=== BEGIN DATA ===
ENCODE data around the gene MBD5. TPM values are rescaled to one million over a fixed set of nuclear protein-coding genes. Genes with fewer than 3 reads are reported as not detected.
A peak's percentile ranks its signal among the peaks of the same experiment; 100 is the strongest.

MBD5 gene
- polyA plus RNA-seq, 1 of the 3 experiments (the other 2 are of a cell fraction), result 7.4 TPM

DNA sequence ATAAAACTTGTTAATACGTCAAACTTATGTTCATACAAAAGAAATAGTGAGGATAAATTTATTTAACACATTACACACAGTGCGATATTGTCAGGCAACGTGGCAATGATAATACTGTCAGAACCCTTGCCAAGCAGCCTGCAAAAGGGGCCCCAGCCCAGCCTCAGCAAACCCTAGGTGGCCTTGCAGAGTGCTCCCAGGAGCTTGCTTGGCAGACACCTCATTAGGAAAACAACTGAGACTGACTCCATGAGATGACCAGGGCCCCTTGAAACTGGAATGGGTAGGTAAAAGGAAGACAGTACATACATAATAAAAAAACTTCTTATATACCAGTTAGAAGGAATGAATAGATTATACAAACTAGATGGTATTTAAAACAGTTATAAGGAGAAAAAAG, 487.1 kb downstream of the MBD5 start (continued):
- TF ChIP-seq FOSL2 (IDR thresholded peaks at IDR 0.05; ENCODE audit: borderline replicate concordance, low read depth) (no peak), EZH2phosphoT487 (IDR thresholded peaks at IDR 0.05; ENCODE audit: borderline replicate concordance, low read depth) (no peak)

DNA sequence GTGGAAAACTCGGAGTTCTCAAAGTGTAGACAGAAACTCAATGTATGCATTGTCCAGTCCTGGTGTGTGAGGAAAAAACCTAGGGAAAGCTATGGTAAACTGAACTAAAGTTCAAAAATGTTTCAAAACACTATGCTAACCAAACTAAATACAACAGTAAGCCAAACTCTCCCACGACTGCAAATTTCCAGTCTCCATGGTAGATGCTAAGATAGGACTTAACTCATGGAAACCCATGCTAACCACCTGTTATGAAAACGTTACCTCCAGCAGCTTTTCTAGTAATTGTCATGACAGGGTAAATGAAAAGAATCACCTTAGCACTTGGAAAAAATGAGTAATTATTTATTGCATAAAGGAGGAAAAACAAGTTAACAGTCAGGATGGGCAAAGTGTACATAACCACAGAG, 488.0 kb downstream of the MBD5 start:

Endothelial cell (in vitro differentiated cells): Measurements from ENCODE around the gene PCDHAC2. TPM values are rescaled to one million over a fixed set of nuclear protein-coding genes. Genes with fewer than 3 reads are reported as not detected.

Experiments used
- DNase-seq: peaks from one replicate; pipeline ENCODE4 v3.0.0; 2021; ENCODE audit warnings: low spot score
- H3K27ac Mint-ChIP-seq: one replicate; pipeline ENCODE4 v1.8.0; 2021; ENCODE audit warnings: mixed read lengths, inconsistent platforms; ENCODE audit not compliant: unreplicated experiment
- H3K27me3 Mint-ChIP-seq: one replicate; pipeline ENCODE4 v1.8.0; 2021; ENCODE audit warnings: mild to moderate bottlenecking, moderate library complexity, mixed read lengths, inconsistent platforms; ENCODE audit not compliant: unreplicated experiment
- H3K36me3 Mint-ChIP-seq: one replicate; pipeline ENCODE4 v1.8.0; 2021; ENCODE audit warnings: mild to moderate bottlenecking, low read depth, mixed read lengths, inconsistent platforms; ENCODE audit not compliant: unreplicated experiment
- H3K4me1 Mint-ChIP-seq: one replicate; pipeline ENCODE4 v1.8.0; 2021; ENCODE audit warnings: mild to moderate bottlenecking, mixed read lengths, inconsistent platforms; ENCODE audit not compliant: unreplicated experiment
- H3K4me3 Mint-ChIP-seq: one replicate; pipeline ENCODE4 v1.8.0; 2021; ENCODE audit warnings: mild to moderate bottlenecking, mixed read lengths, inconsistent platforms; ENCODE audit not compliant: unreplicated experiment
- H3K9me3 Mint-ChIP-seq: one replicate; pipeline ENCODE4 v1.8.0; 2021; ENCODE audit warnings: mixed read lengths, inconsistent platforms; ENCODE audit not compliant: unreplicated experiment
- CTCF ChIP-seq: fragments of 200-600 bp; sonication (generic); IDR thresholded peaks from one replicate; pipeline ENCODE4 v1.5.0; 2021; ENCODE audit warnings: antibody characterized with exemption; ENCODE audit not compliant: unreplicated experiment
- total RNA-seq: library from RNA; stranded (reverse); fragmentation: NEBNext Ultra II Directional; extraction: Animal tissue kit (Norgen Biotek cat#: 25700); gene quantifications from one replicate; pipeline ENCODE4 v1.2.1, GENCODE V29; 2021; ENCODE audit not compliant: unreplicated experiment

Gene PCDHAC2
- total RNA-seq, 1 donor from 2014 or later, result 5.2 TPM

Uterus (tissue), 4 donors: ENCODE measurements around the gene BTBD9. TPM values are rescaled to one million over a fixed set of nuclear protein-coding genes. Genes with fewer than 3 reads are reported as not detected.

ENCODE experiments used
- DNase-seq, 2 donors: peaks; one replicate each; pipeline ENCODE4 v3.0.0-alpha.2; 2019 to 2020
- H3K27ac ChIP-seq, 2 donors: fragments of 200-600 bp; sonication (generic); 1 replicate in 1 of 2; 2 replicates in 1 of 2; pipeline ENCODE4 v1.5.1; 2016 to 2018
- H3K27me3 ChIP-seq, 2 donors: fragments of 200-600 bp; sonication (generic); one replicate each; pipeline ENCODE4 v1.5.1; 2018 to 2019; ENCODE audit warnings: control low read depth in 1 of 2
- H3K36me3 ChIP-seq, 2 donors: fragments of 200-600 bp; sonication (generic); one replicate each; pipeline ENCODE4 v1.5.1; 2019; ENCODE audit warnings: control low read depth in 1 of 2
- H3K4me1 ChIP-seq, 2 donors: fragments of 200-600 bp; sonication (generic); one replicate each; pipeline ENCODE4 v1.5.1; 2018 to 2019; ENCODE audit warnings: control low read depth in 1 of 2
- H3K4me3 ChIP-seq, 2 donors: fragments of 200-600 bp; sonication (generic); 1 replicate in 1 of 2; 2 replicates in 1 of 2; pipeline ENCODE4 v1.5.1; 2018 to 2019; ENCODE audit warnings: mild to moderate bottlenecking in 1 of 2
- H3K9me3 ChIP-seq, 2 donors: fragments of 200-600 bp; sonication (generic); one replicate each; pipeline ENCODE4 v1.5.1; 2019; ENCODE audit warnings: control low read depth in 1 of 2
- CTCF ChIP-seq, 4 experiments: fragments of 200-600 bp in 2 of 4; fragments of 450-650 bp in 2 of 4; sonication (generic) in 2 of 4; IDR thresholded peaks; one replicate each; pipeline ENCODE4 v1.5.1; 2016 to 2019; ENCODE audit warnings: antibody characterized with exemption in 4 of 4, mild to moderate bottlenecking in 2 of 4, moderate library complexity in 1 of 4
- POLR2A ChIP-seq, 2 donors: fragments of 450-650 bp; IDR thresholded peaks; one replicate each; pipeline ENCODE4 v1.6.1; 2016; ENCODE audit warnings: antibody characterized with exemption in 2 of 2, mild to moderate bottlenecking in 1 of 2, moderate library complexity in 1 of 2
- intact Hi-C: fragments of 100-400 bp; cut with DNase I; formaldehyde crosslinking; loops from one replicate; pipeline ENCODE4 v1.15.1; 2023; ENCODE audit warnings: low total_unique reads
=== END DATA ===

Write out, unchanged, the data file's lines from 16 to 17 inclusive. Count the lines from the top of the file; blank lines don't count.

- H3K9me3 Mint-ChIP-seq: one replicate; pipeline ENCODE4 v1.8.0; 2021; ENCODE audit warnings: mixed read lengths, inconsistent platforms; ENCODE audit not compliant: unreplicated experiment
- CTCF ChIP-seq: fragments of 200-600 bp; sonication (generic); IDR thresholded peaks from one replicate; pipeline ENCODE4 v1.5.0; 2021; ENCODE audit warnings: antibody characterized with exemption; ENCODE audit not compliant: unreplicated experiment